Jerusalem: The Israeli army said Friday that it was temporarily barring Palestinians from entering Israel, stepping up already tough restrictions announced after Palestinian gunmen shot dead four Israelis in Tel Aviv.
An army spokeswoman told AFP that crossings to Israel from the West Bank and the Gaza Strip would be closed for Palestinians in all but "medical and humanitarian cases".
She said that the closure would remain in force until midnight Sunday.
A spokeswoman for COGAT, the defence ministry unit which manages civilian affairs in the occupied West Bank, said that about 10,000 Palestinians were nevertheless allowed into Jerusalem for Muslim prayers on the first Friday of Ramadan at the Al-Aqsa mosque complex.
The worshippers would have to return home after Friday prayers, the spokeswoman said.
Passage was unrestricted for Palestinian women, but there were age restrictions for men.
The age limit was not immediately clear, with crossing guards telling Palestinians that admission for males was restricted to those over 45 years of age, while other officials told AFP the threshold was either 35 or 30.
Prime Minister Benjamin Netanyahu convened his security cabinet on Thursday and announced a slew of measures against Palestinians in the wake of Wednesday's shooting in a popular Tel Aviv nightspot, the deadliest attack in a months-long wave of violence.
Among the measures, the government said it was revoking entry permits for more than 80,000 Palestinians to visit relatives in Israel during Ramadan.
It also revoked work permits for 204 of the attackers' relatives and the army blockaded their West Bank hometown of Yatta, with soldiers patrolling and stopping cars as they entered and exited.
The government also said it was sending two additional battalions -- amounting to hundreds more troops -- into the occupied West Bank.
Assailants' bodies held
Newly installed Defence Minister Avigdor Lieberman ordered that the bodies of Palestinians killed while carrying out attacks would no longer be returned to their families for burial, a spokesman said.
The policy is backed by Israeli hawks as a deterrent measure.
Israel last closed its crossings for two days in May during its Remembrance Day and Independence Day commemorations.
A closure is often imposed over Jewish holidays, when large numbers of Israelis congregate to pray or celebrate, presenting a potential target for Palestinian attacks.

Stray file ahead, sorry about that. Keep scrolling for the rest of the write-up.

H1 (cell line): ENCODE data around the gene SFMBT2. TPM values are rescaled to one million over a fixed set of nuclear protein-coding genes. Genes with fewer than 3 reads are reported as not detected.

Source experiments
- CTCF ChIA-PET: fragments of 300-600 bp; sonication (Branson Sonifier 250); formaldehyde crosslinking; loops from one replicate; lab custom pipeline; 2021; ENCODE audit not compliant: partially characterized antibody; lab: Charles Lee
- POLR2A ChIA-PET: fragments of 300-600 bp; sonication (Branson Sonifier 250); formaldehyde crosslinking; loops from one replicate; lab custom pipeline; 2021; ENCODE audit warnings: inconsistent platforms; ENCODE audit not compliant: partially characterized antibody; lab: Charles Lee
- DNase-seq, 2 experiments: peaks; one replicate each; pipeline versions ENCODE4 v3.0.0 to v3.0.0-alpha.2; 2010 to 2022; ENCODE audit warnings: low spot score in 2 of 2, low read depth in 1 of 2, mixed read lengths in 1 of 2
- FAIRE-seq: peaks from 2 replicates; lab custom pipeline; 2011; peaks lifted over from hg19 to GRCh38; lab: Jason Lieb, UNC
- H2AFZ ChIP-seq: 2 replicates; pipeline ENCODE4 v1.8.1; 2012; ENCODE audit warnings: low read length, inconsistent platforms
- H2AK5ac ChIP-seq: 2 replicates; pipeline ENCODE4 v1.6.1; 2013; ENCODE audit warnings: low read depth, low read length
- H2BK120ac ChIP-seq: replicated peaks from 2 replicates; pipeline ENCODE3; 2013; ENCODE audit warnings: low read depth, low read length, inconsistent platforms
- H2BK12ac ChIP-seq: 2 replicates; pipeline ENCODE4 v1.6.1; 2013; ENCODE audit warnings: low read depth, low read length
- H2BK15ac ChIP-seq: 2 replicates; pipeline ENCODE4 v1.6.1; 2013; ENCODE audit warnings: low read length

The start of April's Passover festival saw this type of shutdown.
The closure announced Friday came as Israeli security forces deployed in Jerusalem, prepared for thousands of Muslim worshippers at Al-Aqsa.
"Thousands of police will be in and around the Old City of Jerusalem carrying out security measures," a police statement said.
Public Security Minister Gilad Erdan said the police were there to safeguard both Muslim and Jewish prayer at the city's holy sites over the weekend, which will also see the Jewish festival of Shavuot begin late Saturday.
"We of course want to allow (Jewish) worshippers here in the Old City and throughout Jerusalem to pray in safety and also for Muslims to get here freely and allow them freedom of worship," he said in an address broadcast from the Western Wall, the holiest site where Jews can pray.
"We are in the wake of a harsh attack and we continue today to bury some of those murdered in the attack," Erdan said.
"The security forces and the police are doing everything they can, every day, and during the holiday ahead of us."
Violence since October has killed at least 207 Palestinians, 32 Israelis, two Americans, an Eritrean and a Sudanese.
Most of the Palestinians were carrying out knife, gun or car-ramming attacks, according to Israeli authorities.
Others were killed in clashes with security forces or by Israeli air strikes in the Gaza Strip.
The violence had declined in recent weeks before Wednesday's deadly shooting....